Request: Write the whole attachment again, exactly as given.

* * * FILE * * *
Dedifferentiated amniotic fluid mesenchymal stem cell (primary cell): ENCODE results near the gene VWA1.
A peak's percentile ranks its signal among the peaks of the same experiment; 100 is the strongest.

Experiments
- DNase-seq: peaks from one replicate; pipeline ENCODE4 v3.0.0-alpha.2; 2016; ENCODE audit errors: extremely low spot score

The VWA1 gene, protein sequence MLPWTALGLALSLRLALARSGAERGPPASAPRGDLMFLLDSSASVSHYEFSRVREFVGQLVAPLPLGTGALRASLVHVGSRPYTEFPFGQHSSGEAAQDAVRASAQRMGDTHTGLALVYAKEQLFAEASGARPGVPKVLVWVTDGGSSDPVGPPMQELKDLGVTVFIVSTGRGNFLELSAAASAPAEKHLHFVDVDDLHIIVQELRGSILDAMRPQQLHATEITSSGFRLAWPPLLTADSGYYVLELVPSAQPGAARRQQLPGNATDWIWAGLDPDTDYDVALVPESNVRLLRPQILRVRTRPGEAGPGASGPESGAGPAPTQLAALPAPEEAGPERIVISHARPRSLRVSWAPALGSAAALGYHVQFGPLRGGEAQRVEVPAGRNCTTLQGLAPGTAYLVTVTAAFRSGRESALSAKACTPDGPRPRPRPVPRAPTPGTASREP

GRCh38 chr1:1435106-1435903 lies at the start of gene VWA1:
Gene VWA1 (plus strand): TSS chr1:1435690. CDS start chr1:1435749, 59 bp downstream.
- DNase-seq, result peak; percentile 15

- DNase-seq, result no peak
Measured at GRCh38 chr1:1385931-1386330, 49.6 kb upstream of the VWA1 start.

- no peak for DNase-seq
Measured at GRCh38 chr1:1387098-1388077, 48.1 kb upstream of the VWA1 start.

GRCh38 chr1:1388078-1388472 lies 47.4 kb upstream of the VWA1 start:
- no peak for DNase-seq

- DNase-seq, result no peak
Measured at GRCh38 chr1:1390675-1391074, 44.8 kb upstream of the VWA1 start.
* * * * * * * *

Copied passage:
Dedifferentiated amniotic fluid mesenchymal stem cell (primary cell): ENCODE results near the gene VWA1.
A peak's percentile ranks its signal among the peaks of the same experiment; 100 is the strongest.

Experiments
- DNase-seq: peaks from one replicate; pipeline ENCODE4 v3.0.0-alpha.2; 2016; ENCODE audit errors: extremely low spot score

The VWA1 gene, protein sequence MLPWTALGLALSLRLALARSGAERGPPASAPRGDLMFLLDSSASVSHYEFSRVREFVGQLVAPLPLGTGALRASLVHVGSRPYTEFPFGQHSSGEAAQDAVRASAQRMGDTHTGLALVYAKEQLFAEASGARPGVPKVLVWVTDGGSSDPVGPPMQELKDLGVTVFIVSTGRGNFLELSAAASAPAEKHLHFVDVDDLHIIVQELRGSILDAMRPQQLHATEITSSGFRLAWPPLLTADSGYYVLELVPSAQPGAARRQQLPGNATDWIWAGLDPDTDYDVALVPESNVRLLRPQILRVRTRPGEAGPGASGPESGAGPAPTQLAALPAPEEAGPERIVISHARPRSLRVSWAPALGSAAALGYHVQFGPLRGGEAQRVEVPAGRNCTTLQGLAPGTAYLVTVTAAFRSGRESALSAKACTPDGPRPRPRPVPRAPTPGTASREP

GRCh38 chr1:1435106-1435903 lies at the start of gene VWA1:
Gene VWA1 (plus strand): TSS chr1:1435690. CDS start chr1:1435749, 59 bp downstream.
- DNase-seq, result peak; percentile 15

- DNase-seq, result no peak
Measured at GRCh38 chr1:1385931-1386330, 49.6 kb upstream of the VWA1 start.

- no peak for DNase-seq
Measured at GRCh38 chr1:1387098-1388077, 48.1 kb upstream of the VWA1 start.

GRCh38 chr1:1388078-1388472 lies 47.4 kb upstream of the VWA1 start:
- no peak for DNase-seq

- DNase-seq, result no peak
Measured at GRCh38 chr1:1390675-1391074, 44.8 kb upstream of the VWA1 start.